At the time, Testa had just finished his undergraduate degree at North Carolina Agricultural and Technical State University, and was getting ready to re-enroll at the school for a grad program in computer science. As soon as he could, he took his big idea – using algorithms to improve the theme park experience – to his advisors.
They had two questions, he said. First, “besides you, does anyone care?” And secondly, they questioned if the problem was hard enough to be worth Testa’s time to solve. It turned out that, yes, it was: Planning the perfect Disney vacation is actually very similar to the travelling salesman problem, a famously complex computer science problem that requires the calculation of the optimal route between a set of cities.
As his graduate thesis, Testa wrote the core statistical models that would grow into TouringPlans.com. Today’s version, he says, is three or four generations removed from that original project. The fact that it only needed that many revisions over the 20 or so years since inception is proof that the foundations were solid, he says.
Nowadays, companies like Google, Microsoft, and Amazon use similar approaches as Testa’s original algorithms, as Silicon Valley increasingly turns to artificial intelligence to solve complex problems. At the time that TouringPlans.com was conceived, though, AI was still a long ways off from its current moment in the spotlight.
“I think we were a little ahead of the curve there,” says Testa.
And, as a side-note, in 2015 Testa would later team up with Dr. Bradley Eilerman – a fan of TouringPlans.com – to launch GlucosePATH, a service that uses modified versions of these very same algorithms to help diabetes patients manage their medication. That’s currently in a pilot program with Kentucky Medicaid, says Testa.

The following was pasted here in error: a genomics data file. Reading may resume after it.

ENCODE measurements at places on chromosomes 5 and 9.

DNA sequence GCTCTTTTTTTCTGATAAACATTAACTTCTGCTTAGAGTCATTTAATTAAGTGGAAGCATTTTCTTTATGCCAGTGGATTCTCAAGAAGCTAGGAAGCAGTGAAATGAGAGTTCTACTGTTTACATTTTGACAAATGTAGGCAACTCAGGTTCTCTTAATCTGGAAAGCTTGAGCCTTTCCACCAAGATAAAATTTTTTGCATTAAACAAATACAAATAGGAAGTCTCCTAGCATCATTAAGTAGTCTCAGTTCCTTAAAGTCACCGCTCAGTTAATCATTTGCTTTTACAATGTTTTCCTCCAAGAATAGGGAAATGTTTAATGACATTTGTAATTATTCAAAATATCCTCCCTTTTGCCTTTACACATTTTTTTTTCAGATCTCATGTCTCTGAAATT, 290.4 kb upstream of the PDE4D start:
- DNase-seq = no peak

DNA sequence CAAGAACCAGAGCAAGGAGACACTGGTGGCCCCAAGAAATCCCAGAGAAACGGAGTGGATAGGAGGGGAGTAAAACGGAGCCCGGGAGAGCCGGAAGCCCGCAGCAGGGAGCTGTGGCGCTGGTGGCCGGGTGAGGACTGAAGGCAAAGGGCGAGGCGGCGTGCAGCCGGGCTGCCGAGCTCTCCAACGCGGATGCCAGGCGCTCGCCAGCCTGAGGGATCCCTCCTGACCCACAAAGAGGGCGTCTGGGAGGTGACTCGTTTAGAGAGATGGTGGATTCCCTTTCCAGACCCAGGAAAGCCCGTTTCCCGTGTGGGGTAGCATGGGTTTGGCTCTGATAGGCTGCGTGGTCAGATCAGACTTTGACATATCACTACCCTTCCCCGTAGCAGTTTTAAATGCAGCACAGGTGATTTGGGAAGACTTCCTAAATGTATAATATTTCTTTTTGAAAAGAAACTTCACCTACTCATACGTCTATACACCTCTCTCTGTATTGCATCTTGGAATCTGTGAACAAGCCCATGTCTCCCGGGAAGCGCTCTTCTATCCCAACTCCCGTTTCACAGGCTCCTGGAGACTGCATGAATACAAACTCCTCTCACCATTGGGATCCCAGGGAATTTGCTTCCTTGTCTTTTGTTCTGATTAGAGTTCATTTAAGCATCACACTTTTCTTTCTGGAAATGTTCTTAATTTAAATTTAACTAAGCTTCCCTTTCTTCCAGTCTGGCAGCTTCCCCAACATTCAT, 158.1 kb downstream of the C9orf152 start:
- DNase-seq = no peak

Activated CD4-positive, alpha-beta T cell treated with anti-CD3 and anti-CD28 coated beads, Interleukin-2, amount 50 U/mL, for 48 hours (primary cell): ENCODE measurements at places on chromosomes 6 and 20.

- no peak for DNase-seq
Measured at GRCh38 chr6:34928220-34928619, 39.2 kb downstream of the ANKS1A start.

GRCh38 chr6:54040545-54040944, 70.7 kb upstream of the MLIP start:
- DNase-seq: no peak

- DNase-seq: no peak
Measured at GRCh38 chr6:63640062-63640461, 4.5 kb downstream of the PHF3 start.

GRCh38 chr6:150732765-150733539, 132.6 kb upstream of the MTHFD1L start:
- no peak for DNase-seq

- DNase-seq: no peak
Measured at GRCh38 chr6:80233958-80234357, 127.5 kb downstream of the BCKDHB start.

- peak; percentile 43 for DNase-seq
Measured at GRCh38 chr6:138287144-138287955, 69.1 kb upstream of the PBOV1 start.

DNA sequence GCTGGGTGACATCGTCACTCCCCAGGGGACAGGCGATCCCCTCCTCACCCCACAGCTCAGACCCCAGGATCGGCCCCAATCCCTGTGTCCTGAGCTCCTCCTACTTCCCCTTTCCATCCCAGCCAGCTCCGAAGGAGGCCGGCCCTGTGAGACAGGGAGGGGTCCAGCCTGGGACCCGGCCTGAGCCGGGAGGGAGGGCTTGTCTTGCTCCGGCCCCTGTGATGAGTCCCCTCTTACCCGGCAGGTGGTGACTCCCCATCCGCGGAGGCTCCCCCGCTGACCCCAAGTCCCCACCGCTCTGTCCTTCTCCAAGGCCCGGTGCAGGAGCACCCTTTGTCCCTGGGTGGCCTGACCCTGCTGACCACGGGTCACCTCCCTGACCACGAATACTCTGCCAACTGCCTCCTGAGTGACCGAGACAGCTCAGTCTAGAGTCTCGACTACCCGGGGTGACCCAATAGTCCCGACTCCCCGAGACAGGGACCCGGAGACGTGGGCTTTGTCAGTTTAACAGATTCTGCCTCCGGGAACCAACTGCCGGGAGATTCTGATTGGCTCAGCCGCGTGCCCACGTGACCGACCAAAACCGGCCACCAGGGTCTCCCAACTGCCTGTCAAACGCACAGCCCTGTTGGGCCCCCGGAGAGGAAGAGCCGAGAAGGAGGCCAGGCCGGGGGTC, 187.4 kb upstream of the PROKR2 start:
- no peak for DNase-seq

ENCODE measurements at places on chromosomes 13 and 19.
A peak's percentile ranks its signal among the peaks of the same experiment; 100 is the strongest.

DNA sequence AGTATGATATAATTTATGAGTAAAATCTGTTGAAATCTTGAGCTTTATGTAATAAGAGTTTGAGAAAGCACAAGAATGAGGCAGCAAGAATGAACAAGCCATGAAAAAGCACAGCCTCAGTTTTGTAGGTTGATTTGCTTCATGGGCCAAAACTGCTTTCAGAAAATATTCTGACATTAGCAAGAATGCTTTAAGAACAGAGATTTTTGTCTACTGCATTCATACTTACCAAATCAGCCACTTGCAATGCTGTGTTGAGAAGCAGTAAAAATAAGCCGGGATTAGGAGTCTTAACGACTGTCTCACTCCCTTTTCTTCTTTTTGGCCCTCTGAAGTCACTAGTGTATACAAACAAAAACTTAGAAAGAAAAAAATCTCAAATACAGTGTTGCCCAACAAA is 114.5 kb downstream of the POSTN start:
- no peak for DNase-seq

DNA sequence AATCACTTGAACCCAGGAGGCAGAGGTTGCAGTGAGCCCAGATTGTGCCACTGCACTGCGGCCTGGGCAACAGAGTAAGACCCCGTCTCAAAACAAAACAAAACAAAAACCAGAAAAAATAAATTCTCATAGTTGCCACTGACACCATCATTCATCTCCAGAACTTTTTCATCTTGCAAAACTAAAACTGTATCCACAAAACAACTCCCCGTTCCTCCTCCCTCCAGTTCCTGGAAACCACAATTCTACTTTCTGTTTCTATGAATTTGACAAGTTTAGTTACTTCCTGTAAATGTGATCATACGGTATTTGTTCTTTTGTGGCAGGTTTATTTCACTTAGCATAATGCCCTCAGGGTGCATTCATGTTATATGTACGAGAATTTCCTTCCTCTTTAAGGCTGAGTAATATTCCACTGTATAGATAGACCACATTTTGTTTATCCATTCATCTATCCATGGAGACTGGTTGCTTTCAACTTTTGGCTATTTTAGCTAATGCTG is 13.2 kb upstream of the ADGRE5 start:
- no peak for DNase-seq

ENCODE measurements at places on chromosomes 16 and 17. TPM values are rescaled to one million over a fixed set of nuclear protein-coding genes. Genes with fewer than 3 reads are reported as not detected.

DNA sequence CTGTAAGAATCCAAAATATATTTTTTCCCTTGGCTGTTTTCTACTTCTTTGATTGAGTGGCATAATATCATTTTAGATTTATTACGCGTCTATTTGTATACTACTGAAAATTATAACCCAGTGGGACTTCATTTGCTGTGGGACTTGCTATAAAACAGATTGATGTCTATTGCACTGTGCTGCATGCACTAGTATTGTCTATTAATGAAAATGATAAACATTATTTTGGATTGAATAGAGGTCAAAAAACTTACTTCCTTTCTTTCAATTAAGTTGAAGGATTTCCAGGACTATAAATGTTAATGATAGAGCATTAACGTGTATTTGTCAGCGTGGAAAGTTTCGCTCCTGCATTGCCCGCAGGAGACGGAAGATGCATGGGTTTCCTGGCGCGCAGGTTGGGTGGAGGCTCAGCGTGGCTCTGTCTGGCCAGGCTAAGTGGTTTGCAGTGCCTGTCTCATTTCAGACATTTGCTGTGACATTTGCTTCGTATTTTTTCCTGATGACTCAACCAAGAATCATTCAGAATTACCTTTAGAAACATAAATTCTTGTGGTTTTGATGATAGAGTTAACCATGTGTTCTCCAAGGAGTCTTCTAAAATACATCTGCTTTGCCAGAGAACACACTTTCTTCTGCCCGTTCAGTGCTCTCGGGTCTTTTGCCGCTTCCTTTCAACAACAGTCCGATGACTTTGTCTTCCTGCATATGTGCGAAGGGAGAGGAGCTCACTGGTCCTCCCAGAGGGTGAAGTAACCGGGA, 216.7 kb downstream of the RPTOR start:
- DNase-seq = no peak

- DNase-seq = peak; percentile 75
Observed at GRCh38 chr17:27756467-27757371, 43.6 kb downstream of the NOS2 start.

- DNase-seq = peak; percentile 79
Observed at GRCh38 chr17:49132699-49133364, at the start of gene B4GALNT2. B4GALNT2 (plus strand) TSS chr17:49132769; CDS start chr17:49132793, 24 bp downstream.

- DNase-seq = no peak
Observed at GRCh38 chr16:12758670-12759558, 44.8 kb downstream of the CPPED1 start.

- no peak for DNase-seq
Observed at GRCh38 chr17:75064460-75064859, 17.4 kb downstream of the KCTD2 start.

A data-driven Disney experience
It takes a lot of data to get useful answers out of complex algorithms, and the ones that power TouringPlans.com are no exception. To that end, Testa says that the site gets data from myriad sources, including ride wait time estimates taken from Disney’s own apps.
An important note, here: Testa says that the site has a good relationship with Disney, and that he and his team often attend the annual Disney Analytics Conference for data scientists. However, the site has no official affiliation with Disney or the parks, meaning that it’s not given any of this data directly.
Instead, a big part of what makes TouringPlans.com work is help from its users, Testa says.
Every day, he says, there are 300 to 500 families at Disney World who use the official TouringPlans.com Lines app on their smartphones to report their actual ride wait times, which Testa says can vary wildly from Disney’s official estimates. He likens Lines to Waze, Google’s popular crowd-sourced navigation app – except that instead of trying to route around rush hour traffic, users are trying to minimise their wait for Space Mountain.
Importantly, all of that data gets added to TouringPlans.com’s trove of historical Disney data, which gets used to make better predictions for the future. By analysing the data from every previous holiday season since it started in 2012, it can make a pretty reasonable prediction about what the crowds will look like for my trip this November.
It’s actually a little more clever than that, too: If a ride breaks down during your visit, Testa promises that TouringPlans.com will automatically refresh with a new itinerary – using that same historical data to make an educated guess about how long the outage will last, and when you should probably try to come back.
There are outliers that can throw the models off a little, says Testa. When Disney World opened the “Avatar: Flight of Passage” attraction in 2017, Testa and his team didn’t expect the hubbub to last much longer than six months, which is about how long it usually takes for the hype to come off new rides. Instead, wait times took about a year and a half to stabilise, he says.
Star Wars: Galaxy’s Edge could be another big launch that bucks all historical trends, he says.
I’ll find out for myself how well TouringPlans.com works when I go in November – and I’ll be sure to report back.